Tags: Chinese-American Conflict, New Cold War, The Great Nightfall


Oct 14 2021

Ex-DoD Security Chief: China is Winning—it’s ‘A Done Deal’

Category: Cyber War,Digital cold warDISC @ 9:43 am

The former chief software officer for the U.S. Air Force, Nicolas Chaillan, says the U.S. is falling far behind China in cybersecurity. In a no-holds-barred interview, he unloads his frustrations, built up over three years of inept bungling at the Pentagon.

He quit his job last month, in disgust. “We are setting up critical infrastructure to fail,” Chaillan warned. And now Defense Department officials will be bracing themselves for more criticism as he vows to testify to Congress.

Lauren Knausenberger now holds the poisoned chalice. In today’s SB Blogwatch, we plan to fail.

Your humble blogwatcher curated these bloggy bits for your entertainment. Not to mention: Fruit salad word salad.

Beijing Back Better

What’s the craic? Katrina Manson reports—“Chaillan speaks of ‘good reason to be angry’ as Beijing heads for ‘global dominance’”:

Kindergarten level”
In his first interview since leaving the post at the Department of Defense a week ago, Nicolas Chaillan told [me] the failure of the US to respond to Chinese cyber and other threats was putting his children’s future at risk. “We have no competing fighting chance against China in 15 to 20 years. Right now, it’s already a done deal; it is already over in my opinion,” he said.

Chaillan, 37, who spent three years on a Pentagon-wide effort to boost cyber security and as first chief software officer for the US Air Force, said Beijing is heading for global dominance because of its advances in artificial intelligence, machine learning and cyber capabilities. He argued these emerging technologies were far more critical to America’s future than hardware such as big-budget fifth-generation fighter jets such as the F-35.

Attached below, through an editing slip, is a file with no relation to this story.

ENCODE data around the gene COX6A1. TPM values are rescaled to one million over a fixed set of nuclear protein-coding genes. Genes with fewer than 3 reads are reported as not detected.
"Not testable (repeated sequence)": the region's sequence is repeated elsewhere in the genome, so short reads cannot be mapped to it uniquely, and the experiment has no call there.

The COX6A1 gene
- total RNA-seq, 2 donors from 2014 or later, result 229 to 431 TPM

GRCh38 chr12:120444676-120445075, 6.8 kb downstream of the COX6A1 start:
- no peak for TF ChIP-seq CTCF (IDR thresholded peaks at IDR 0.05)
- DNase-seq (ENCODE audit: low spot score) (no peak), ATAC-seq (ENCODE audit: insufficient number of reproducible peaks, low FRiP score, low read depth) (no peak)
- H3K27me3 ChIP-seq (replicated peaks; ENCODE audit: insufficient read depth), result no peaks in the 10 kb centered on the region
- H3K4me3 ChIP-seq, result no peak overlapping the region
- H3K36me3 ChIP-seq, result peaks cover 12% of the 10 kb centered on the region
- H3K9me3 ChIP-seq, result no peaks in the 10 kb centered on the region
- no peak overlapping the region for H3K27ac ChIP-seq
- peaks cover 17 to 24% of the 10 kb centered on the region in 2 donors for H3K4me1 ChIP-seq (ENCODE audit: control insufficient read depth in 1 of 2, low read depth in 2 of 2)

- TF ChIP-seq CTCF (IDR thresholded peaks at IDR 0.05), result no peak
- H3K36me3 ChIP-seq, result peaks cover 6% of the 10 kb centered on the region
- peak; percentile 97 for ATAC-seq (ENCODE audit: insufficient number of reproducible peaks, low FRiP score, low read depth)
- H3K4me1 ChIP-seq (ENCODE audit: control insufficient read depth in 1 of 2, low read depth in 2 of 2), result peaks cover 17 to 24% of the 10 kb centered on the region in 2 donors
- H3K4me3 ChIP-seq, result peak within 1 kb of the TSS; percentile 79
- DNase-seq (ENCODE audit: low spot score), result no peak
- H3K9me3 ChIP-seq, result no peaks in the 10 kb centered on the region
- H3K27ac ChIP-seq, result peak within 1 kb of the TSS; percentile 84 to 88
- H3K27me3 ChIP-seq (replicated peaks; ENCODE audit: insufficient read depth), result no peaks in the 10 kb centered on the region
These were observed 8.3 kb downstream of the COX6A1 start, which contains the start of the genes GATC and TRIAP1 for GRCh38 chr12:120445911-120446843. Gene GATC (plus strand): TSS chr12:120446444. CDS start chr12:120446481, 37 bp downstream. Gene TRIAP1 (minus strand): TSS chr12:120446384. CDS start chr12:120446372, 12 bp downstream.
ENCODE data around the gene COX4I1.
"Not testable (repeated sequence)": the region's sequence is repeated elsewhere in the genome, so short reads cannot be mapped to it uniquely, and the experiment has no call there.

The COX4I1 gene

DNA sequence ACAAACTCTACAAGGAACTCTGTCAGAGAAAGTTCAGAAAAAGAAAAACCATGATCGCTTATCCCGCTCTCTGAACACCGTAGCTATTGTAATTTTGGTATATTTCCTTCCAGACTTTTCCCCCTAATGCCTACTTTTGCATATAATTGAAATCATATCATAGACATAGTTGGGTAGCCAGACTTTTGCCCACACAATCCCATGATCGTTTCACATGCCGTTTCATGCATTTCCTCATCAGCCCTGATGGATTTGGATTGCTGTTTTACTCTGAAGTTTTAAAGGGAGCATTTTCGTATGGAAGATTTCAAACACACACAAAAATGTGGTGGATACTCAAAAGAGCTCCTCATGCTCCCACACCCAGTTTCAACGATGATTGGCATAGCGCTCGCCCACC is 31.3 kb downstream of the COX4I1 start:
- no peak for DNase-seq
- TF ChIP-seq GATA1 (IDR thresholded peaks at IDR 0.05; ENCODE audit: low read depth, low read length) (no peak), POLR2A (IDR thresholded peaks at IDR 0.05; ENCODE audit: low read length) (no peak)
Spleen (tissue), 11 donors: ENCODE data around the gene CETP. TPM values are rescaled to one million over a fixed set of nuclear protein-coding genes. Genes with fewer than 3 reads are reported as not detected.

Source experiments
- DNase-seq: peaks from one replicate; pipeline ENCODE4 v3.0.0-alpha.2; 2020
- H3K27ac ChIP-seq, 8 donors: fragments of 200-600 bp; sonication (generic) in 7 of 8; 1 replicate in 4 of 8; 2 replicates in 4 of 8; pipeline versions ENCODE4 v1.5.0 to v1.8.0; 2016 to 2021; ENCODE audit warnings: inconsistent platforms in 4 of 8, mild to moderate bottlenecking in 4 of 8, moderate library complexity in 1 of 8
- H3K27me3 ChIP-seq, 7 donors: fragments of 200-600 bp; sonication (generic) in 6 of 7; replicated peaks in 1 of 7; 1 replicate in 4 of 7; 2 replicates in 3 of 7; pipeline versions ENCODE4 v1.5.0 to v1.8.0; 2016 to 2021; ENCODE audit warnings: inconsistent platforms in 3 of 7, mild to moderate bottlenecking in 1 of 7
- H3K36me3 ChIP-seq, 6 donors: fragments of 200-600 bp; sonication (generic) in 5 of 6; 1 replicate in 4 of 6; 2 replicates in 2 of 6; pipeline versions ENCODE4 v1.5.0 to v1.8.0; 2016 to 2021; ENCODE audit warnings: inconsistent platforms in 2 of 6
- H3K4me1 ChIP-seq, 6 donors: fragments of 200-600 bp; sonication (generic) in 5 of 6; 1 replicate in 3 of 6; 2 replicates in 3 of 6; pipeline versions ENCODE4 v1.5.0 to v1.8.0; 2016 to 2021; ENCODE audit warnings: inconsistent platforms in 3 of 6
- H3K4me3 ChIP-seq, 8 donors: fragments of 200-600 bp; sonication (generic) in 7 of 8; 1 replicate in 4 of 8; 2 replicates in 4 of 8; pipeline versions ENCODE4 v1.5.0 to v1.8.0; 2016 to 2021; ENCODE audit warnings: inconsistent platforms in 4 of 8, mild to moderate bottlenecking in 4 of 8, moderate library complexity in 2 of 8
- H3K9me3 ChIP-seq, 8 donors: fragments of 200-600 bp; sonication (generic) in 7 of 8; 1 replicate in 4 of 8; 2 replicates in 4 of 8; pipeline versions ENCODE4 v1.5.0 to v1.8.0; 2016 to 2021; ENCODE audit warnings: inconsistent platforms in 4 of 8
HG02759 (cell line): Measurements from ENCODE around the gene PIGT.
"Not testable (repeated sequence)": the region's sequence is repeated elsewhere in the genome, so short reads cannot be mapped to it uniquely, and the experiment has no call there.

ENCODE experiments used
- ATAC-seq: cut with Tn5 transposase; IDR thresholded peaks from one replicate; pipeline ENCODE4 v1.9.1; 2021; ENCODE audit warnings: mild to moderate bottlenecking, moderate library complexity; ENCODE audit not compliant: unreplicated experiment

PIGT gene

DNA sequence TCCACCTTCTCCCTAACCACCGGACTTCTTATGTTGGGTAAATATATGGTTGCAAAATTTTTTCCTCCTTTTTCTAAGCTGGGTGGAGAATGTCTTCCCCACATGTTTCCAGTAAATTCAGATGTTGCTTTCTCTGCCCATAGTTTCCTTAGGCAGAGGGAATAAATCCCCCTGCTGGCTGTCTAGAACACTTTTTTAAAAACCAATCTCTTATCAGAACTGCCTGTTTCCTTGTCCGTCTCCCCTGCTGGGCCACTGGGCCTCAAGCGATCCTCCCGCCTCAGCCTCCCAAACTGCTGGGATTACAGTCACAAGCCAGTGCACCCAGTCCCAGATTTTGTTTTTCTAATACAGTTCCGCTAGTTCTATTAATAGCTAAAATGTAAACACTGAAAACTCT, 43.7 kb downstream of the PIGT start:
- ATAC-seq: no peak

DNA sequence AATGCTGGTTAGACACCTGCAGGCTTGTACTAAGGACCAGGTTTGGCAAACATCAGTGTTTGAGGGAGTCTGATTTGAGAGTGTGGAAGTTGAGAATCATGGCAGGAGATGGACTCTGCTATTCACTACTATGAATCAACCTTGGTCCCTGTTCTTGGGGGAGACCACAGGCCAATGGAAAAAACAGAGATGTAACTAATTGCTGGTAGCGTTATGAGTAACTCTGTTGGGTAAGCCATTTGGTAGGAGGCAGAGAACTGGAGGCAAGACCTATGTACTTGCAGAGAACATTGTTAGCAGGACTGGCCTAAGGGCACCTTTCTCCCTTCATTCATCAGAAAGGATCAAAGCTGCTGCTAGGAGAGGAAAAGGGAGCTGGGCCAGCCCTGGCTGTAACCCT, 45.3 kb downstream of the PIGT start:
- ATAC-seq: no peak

Senior defence officials have acknowledged they “must do better” to attract, train and retain young cyber talent. … Chaillan announced his resignation in a blistering letter at the start of September, saying military officials were repeatedly put in charge of cyber initiatives for which they lacked experience, decrying Pentagon “laggards” and absence of funding.

Chaillan said he plans to testify to Congress about the Chinese cyber threat to US supremacy, including in classified briefings, over the coming weeks. … He added US cyber defences in some government departments were at “kindergarten level.”

Ex-DoD Security Chief: China is Winning—it’s ‘A Done Deal’

The New Art of War: China’s Deep Strategy Inside the United States 

Tags: China is Winning, cyberwarfare, New Art of War


Sep 19 2021

The digital identity imperative

Category: Digital cold war,Information PrivacyDISC @ 2:24 pm

But creating an identity layer wasn’t imperative for the creators of the internet as they didn’t predict the emergence of online platforms that facilitate people-to-people interaction.